In Texas, guardianship gives one person the legal authority to make daily living decisions and/or manage the financial affairs of another person (called a “ward”) who, due to an incapacitating disability, disease or injury, is unable to make important decisions on his or her own. We have previously discussed some tips for seeking guardianship, and in this article we provide an overview of the guardianship application process.

Starting the Application

The process of seeking to establish a guardianship begins with filing an Application for Appointment of Permanent Guardian in the appropriate county court. In most cases, this is the county where the proposed ward resides.

Contents of the Application

The application must include the following information:

  • The name, contact information and (in some jurisdictions) social security number of the proposed guardian;
  • Whether the application is for guardianship of the person, the estate or both;
  • The specific scope and any limitations sought on the guardian’s rights;
  • The cause of the ward’s incapacity and the facts requiring a guardian to be appointed;
  • The name and contact information for the ward’s current custodian;
  • The approximate value of the ward’s estate;
  • The requested duration of the guardianship (guardianships can either be continuing or for a set period of time);
  • The name and contact information of any persons holding powers of attorney, and descriptions of the powers granted;
  • If applicable, evidence that the proposed guardian is a private professional guardian in compliance with the Texas Probate Code.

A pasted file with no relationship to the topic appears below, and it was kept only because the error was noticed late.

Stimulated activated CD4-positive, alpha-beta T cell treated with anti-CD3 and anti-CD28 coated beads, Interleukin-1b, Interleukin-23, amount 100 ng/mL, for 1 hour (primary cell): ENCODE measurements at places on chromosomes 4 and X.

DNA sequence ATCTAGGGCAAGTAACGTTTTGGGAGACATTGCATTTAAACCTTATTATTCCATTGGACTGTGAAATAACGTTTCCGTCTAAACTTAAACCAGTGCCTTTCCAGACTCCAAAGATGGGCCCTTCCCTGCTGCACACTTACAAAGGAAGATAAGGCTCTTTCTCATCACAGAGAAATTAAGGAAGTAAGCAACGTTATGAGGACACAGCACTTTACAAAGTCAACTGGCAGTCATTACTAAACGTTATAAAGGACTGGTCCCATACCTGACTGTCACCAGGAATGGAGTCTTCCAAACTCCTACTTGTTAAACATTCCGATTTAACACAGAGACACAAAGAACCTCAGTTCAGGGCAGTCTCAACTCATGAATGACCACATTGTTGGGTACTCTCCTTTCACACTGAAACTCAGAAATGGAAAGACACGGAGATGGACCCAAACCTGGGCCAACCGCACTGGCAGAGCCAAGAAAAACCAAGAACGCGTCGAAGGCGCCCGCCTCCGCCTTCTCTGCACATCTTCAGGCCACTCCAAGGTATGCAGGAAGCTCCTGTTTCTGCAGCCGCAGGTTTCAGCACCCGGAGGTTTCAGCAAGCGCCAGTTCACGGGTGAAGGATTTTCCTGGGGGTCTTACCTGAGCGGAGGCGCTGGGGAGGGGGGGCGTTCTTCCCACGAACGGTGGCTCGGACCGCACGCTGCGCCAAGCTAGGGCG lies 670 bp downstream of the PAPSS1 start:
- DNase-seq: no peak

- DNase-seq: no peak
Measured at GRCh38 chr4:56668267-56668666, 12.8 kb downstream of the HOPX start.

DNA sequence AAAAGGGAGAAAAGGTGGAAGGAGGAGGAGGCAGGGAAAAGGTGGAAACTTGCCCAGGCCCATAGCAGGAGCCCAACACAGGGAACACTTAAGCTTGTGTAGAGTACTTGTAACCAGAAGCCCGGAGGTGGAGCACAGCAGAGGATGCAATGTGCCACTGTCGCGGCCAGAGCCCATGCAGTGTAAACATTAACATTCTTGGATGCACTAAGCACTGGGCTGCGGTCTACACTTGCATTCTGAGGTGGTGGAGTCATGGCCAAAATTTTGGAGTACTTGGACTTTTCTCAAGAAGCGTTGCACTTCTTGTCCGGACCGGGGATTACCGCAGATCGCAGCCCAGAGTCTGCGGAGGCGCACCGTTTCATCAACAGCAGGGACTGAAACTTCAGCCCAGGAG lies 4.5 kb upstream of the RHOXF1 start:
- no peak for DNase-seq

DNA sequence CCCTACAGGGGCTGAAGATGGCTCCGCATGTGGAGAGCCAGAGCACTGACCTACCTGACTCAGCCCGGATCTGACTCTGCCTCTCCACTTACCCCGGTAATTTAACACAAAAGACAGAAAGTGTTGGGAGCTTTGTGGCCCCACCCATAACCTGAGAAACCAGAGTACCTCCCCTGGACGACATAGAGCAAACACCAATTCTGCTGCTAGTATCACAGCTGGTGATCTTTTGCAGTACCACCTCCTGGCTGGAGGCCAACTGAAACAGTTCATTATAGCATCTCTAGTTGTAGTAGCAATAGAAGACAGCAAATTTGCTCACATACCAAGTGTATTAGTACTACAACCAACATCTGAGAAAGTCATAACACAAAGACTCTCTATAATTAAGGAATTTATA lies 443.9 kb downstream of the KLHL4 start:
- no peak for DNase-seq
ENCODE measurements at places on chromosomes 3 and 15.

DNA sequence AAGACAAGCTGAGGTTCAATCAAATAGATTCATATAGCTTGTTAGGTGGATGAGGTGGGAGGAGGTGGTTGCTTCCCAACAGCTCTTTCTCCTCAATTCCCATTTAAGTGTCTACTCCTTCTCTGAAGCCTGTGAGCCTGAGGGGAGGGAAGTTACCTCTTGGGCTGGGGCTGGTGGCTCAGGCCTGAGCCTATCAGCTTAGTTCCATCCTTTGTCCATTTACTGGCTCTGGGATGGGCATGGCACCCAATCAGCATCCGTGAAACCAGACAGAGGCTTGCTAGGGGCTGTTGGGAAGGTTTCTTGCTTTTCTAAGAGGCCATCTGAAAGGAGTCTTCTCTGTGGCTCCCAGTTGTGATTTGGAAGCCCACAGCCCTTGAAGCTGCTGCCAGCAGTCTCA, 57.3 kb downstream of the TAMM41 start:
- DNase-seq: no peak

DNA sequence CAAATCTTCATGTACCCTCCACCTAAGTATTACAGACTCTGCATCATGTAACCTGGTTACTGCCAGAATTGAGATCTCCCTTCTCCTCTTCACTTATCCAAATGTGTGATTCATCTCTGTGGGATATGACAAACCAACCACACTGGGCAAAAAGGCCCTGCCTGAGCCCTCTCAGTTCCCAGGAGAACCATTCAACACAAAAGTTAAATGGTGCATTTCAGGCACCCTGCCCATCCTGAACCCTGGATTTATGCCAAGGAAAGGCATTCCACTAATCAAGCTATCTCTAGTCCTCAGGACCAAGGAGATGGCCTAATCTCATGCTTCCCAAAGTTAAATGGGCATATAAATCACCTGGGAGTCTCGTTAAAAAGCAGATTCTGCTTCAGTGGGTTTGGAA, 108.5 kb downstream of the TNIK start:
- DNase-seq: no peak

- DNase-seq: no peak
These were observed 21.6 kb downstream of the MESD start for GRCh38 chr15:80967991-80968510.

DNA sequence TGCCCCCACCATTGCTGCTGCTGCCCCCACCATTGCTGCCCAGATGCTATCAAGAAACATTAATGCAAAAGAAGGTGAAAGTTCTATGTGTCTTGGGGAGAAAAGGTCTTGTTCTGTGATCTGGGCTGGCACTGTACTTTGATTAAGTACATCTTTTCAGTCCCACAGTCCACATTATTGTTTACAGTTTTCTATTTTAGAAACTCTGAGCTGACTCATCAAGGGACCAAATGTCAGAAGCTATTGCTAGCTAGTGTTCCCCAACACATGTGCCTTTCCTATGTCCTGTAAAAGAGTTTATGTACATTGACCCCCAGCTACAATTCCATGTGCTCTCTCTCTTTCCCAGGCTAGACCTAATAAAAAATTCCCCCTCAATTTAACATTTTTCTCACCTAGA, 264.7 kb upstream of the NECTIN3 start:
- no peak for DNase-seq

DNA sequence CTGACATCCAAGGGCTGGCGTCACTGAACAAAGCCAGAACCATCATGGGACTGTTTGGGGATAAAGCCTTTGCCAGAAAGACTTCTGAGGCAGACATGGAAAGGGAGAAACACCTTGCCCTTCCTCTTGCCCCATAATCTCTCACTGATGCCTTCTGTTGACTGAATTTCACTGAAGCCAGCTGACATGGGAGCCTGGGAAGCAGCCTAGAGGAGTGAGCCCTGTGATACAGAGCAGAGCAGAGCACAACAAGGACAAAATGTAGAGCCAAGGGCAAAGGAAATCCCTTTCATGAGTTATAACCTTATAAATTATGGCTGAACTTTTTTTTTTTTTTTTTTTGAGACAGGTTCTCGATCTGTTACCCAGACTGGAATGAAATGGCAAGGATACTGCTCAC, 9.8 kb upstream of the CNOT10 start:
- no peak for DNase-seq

If the proposed ward is a minor, the applicant must also submit information about the child’s family and any prior conservatorship proceedings. For proposed wards over the age of 60, the applicant must provide pertinent family-related information as well.

In addition, along with the application itself, the person seeking guardianship must submit documentation that a thorough medical examination has recently been performed by a Texas-licensed physician. In some cases, additional documentation may be required.

Investigations and Court Proceedings

Once the application has been filed, a court-appointed investigator will interview the proposed ward, the attorney of record, family members, social workers and any other individuals who may have information pertinent to the court’s decision whether to grant the application. The court will also appoint an attorney ad litem to advocate on the proposed ward’s behalf, and will then schedule a hearing on the application.

At the hearing, the court will consider all of the available evidence, and will assess the proposed ward’s ability to provide for his or her own care. If the court finds that guardianship is necessary (either as requested or with more-limited powers), it will issue an order establishing the authority and responsibilities of the guardian.

Bond and Letters of Guardianship

At the conclusion of the court proceedings, the newly-appointed guardian will be required to post a bond, and then the county clerk will issue Letters of Guardianship evidencing the guardian’s authority to act on behalf of the ward. Letters of Guardianship are valid for a stated period of time and must be renewed each year upon submission of an acceptable annual report and/or accounting.

Are You Considering Applying for Guardianship in McKinney? Nordhaus Walpole, PLLC Can Help.

If you are considering applying for guardianship, the McKinney guardianship lawyers at Nordhaus Walpole, PLLC can help. To learn more about the process or to get started with your application, call (217) 726-1450 or contact us online today.